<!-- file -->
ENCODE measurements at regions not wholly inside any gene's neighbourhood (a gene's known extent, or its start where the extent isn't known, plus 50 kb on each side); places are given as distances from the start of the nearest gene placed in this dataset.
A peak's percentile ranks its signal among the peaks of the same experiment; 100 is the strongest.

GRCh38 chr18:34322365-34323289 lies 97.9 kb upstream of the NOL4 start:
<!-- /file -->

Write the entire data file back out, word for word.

ENCODE measurements at regions not wholly inside any gene's neighbourhood (a gene's known extent, or its start where the extent isn't known, plus 50 kb on each side); places are given as distances from the start of the nearest gene placed in this dataset.
A peak's percentile ranks its signal among the peaks of the same experiment; 100 is the strongest.

GRCh38 chr18:34322365-34323289 lies 97.9 kb upstream of the NOL4 start: